This story was also published in the Ensemble guest-edited issue of Sunday magazine

When I think about joy, two photographs of the inimitable Toni Morrison dancing at a disco hover in my mind. The images are not the stately portraits more commonly a ached to the late author’s memory; they’re party snaps of a 43-year-old literary tour de force cutting a rug in a shimmering slip dress alongside the swinging limbs of New York City partygoers.

I happened upon these photographs more than a year ago when they (re)circulated through the internet on the anniversary of Morrison’s death. They have become something of a lingua franca for embracing joy in the now; a celebratory salve to interrupt the endless deluge of doom crossing our screens.

The date is noteworthy, too. In 1974, Morrison was the senior fiction editor at Random House publishing, working on Angela Davis’ and Muhammad Ali’s autobiographies all while ushering a wave a black-authored texts into the mainstream canon (she had also recently published her acclaimed novels The Bluest Eye and Sula).

Outside those disco walls was a world of great civil, economic, and political turmoil, all issues Morrison incisively unpacked through her literary gravitas. But she was as much in her element on the dance floor as she was putting pen to paper. In these images, Morrison is forever immortalised as joy incarnate.

I return often to these photos, especially in the “now time” when my appetite for joy has swiftly deflated.

At the beginning of this month, I considered bypassing my birthday without a cake or mention. I didn’t have anything special planned (I rarely do, even in the least restricted of times), but as I witnessed the world become further engulfed in a junction of overlapping crises, celebrating my arrival to this floating crater felt especially silly.

As the days wrinkle into one another without a definitive crease between the yester and the now, I felt uncharacteristically guilty for even entertaining a kernel of celebratory thought. November through January are my prime months for communal celebration. It’s currently Scorpio season (arguably the spookiest and sexiest time of year as the sun passes into its eighth astrological house), brimming with my favourite annual festivities(Halloween), multiple birthdays (including my own), and the eagerly awaited end-of-year cinema releases. I was most looking forward to reclining in a movie theatre chair with friends, squeezing in all the cinematic delights of Whānau Mārama: New Zealand International Film Festival. Here’s hoping for 2022.

Having spent more time than usual in a room of one’s own, I’ve come to realise that (my) joy is best experienced with others. That’s not to dismiss tending to joy alone. There are many things one can do to fill the individual pleasure cup. However, at least for me, those ‘things’ have erred into superficial indulgences to alleviate existential dread. But joy is a force to be met with intention, it can’t emerge from avoidance.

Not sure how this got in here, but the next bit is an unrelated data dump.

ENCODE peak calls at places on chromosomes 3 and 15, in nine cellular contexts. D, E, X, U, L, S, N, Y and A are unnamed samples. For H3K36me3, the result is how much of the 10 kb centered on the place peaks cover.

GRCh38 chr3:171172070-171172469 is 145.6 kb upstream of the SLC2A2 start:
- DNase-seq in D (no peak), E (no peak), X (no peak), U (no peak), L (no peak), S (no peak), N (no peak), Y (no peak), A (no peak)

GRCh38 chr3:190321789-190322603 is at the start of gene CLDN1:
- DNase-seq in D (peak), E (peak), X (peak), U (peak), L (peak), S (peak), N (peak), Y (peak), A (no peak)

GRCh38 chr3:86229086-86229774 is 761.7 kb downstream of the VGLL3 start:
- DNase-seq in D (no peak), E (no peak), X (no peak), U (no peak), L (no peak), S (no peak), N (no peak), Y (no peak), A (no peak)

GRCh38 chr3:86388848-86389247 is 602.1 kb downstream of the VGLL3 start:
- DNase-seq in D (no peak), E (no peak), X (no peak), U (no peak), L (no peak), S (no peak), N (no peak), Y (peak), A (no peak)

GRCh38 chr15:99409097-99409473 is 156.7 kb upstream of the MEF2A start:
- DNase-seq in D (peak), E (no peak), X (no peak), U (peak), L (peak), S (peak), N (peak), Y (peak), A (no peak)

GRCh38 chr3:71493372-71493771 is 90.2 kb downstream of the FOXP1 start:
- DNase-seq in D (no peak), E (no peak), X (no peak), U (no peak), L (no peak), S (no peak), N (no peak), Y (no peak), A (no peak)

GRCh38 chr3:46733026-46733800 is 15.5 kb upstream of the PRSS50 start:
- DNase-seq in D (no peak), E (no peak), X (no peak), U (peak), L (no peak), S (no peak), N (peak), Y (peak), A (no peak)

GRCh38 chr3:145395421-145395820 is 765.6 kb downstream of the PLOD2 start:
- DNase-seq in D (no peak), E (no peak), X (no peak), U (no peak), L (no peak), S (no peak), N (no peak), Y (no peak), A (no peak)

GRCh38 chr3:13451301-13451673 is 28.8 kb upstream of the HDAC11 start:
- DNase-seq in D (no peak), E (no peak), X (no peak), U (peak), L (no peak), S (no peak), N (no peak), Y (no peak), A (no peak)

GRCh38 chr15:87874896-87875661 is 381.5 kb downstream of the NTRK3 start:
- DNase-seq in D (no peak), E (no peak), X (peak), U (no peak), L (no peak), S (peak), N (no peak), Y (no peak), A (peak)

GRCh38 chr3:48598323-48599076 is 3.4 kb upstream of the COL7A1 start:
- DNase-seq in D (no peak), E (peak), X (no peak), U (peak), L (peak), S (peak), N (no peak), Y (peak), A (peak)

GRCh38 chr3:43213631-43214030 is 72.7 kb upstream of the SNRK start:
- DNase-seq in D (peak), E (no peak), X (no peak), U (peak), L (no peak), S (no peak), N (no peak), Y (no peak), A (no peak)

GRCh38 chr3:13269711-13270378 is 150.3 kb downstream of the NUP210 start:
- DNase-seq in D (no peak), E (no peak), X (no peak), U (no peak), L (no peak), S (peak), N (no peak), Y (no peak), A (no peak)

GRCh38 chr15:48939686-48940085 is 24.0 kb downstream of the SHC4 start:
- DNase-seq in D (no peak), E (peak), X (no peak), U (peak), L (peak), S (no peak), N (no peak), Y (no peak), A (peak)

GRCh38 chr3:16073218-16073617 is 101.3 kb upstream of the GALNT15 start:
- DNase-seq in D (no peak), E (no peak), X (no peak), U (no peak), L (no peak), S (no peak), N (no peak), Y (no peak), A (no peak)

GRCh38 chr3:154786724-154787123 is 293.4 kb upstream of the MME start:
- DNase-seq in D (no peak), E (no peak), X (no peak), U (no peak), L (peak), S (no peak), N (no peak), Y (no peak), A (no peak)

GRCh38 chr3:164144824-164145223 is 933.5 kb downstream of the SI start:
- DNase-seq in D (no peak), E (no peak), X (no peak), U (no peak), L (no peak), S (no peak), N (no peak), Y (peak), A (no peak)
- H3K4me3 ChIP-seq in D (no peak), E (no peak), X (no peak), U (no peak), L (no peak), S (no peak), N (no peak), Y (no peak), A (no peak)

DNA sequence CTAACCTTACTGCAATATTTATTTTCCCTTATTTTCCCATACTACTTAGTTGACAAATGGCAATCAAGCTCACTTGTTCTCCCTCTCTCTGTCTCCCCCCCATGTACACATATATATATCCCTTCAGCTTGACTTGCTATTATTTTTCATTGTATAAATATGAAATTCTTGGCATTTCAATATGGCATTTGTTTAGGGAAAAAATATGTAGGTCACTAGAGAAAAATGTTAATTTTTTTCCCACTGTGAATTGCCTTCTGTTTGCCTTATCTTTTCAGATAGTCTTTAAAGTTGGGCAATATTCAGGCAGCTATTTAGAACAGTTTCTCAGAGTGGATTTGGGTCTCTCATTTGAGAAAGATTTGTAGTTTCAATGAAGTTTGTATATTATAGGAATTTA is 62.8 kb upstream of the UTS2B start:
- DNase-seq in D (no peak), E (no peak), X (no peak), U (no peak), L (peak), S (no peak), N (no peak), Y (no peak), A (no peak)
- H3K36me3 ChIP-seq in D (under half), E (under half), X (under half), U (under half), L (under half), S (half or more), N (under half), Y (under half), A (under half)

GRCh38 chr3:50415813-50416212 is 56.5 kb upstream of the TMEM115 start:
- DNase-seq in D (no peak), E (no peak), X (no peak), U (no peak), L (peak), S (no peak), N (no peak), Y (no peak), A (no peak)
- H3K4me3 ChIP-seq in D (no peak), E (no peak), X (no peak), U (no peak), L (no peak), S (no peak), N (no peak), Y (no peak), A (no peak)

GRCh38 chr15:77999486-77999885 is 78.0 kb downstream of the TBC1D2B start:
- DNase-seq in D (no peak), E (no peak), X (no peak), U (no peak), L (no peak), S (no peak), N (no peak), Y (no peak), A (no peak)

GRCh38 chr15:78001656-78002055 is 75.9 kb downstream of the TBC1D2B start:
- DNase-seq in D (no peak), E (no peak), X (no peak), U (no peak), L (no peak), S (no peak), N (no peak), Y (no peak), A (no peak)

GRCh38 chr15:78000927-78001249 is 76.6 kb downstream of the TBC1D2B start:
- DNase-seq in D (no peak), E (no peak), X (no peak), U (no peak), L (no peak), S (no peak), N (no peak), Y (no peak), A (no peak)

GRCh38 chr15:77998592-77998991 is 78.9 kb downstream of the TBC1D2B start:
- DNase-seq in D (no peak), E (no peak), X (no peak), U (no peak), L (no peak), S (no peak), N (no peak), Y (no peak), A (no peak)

As Audre Lorde wrote, “The sharing of joy, whether physical, emotional, psychic, or intellectual, forms a bridge between the sharers, which can be the basis for understanding much of what is not shared between them, and lessens the threat of their difference.”

When joy is relational its collective effervescence forms an energetic force field capable of subverting the systems that try to swallow us whole. It’s why many claim joy is a revolutionary act, especially as the world burns.

To this end, I take inspiration from various indigenous and black science-fiction futurists whose visionary art, writing, film and music inspire a radical imagining of the future that isn’t marked by apocalyptic ecocide, but where joy, love and community are the primary organising factors of our social relations, as opposed to the corrosive hierarchies that consume us now. But shifting into that spacetime requires us to embody, in the present, what we envision for our future selves.

To defer joy is to deny our full humanity, only reaffirming a scarcity mindset that joy, pleasure, and celebration are zero-sum games. The present absence of collective, physical communion doesn’t mean we can’t find joy through nonphysical means. Thankfully, the digital walls are porous.

I’ve found it through long conversations about film-making with friends, partaking in a Fijian language course with 10 or so incredible wāhine, and immersing in the aural and visual wonderscape of the Filth x Boiler Room DJ sets.

We will eventually get to fold back into one another, but we can use the now time to more thoughtfully consider how we can opt into joy more deliberately (and not with hedonistic indifference to the Earth’s realities).

As Jack Gilbert wrote in his 2013 poem A Brief for the Defense “…We can do without pleasure, but not delight. Not enjoyment. We must have the stubbornness to accept our gladness in the ruthless furnace of this world. To make injustice the only measure of our attention is to praise the Devil.”

We must make like Toni Morrison and embrace joy because of the times, not in spite of them.

Creativity, evocative visual storytelling and good journalism come at a price. Support our work and join the Ensemble membership program
No items found.
Dancing for joy at the Notting Hill Carnival in London, 1983. Photo / Getty Images